1.5 What conduct may warrant disciplinary action against Service officers? Service officers who engage in any of the following conduct may be subject to immediate disciplinary action (see 227 FW 2, 18 U.S.C. 641, and 31 U.S.C. 1349):

 

A. Reporting for duty under the influence of drugs or intoxicating agents.

 

B. Using controlled substances, except as allowed by law or regulation.

 

C. Malingering or feigning illness or injury to evade the performance of duty.

 

D. Insubordination, disobedience, or failure to obey a lawful order made by a supervisory officer or order issued by other authorized personnel.

 

E. Willfully, knowingly, or negligently making an untruthful statement of any kind in any oral or written report pertaining to their official duties, or making an untruthful statement before a court.

 

F. Inefficiency where there is sustained, repeated, and documented evidence from supervisors or others concerning the performance of duties or neglect of duty.

 

G. Receiving money, gratuities, or other items of value contrary to Service policy.

 

H. Absence from duty without leave.

 

I. Willfully mistreating or using unnecessary force toward a prisoner or other person.

 

J. Neglecting any duty that they are assigned or otherwise must perform.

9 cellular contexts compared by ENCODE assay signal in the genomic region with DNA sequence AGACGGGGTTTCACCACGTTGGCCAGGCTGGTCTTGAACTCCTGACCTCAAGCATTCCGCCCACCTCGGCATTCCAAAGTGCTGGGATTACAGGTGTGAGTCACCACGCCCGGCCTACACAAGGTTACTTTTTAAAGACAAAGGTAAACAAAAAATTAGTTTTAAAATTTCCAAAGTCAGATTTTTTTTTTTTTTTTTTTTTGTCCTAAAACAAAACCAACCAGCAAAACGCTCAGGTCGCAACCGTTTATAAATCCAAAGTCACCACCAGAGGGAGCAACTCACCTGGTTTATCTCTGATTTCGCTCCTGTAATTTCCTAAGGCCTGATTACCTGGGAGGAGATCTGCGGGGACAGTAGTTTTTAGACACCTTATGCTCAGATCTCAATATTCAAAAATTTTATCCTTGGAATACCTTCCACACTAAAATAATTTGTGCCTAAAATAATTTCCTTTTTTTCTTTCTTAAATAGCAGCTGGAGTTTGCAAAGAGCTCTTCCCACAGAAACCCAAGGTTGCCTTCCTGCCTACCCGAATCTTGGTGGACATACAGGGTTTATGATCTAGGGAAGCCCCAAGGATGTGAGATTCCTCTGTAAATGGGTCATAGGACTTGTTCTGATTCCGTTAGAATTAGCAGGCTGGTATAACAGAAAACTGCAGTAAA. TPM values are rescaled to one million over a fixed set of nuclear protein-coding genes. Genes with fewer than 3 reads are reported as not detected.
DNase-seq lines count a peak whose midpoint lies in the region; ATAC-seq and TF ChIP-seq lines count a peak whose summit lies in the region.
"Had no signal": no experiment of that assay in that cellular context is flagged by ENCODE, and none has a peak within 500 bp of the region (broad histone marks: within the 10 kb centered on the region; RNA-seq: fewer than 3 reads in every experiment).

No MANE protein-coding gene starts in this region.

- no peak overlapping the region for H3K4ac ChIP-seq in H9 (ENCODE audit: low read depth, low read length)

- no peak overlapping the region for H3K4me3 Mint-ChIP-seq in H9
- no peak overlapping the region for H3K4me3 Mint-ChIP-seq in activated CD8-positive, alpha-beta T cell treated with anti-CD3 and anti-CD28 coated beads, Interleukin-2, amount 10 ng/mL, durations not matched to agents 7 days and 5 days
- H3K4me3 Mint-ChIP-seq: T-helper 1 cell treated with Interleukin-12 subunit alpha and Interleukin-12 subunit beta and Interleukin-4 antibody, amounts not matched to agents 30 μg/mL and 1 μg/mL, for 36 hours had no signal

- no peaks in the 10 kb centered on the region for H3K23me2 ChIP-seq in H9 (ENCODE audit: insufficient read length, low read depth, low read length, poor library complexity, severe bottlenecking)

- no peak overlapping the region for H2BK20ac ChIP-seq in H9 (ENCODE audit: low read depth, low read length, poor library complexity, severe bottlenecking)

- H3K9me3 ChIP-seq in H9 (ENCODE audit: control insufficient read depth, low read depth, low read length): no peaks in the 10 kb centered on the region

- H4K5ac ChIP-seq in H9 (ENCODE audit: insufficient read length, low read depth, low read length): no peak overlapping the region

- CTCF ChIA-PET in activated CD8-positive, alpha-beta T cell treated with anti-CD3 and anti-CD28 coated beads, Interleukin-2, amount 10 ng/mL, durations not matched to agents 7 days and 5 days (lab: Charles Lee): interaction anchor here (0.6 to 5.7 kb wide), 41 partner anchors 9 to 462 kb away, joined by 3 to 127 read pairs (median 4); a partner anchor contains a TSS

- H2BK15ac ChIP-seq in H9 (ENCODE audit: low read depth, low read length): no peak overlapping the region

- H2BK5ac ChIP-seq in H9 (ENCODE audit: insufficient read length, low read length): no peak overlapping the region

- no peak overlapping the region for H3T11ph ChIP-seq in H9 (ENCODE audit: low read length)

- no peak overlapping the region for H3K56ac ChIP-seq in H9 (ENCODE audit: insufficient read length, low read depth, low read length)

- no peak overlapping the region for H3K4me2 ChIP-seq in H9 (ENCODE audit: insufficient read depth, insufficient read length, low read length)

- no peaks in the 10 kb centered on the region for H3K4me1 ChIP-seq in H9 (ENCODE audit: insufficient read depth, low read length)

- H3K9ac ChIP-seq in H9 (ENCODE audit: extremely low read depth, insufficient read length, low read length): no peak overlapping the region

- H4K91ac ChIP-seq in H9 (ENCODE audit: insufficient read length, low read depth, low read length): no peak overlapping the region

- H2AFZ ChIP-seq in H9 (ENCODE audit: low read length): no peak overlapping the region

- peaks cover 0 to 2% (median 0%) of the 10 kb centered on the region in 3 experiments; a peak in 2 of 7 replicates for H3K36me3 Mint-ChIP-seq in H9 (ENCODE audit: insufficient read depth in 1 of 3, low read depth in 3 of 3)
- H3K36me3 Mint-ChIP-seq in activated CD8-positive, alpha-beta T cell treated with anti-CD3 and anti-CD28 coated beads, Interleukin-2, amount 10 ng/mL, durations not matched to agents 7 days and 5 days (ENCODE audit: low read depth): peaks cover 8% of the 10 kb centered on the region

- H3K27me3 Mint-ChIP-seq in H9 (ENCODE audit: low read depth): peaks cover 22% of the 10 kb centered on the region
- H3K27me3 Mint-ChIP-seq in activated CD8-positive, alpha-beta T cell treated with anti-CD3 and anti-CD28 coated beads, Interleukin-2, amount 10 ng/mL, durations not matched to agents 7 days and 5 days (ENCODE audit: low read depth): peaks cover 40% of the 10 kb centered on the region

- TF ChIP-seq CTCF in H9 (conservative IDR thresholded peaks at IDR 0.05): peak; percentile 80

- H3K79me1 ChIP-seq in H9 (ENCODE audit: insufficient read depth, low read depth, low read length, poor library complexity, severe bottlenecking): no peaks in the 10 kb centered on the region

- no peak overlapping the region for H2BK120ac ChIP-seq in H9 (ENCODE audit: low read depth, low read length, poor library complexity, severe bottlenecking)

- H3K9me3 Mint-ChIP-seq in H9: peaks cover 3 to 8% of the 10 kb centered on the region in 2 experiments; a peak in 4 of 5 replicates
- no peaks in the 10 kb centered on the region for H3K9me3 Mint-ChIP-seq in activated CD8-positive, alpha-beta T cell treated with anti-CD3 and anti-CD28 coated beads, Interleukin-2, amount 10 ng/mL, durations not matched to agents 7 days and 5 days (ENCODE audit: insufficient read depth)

K. Conviction in a court of a crime or offense that may bring discredit to the Service.

 

L. Deliberate misuse of Government equipment.

 

M. Loss of equipment or issued property of any type through carelessness.

 

1.6 What are allegations of misconduct?

 

A. An allegation of misconduct is information from any source that a Service officer or supervisor in the law enforcement chain of command has violated a Federal, State, or local statute, Departmental or Service policy, or a standard of conduct in this chapter.

 

B. All Service officers are responsible for immediately reporting either verbally or in writing an allegation of misconduct against a Service officer or supervisor in the law enforcement chain of command as follows:

 

(1) To their supervisor or a higher-level Service official in their chain of command, or

 

(2) Directly to the Professional Responsibility Unit (PRU) or to the Departmental Office of the Inspector General. Employees can find contact information for the PRU on the Law Enforcement Website. Click on FWS Professional Responsibility Unit on the home page of the site.

 

C. The reporting requirements above do not prohibit a Service employee from also reporting an allegation of misconduct to any other appropriate authority.

 

1.7 Who may investigate incidents of misconduct by law enforcement staff? The PRU, or any Service law enforcement officer when requested by the PRU, has the authority to investigate and resolve allegations of misconduct by Service law enforcement personnel, noncommissioned supervisors or managers with line authority over law enforcement personnel or programs, and any Service employee assigned to the Office of Law Enforcement (OLE).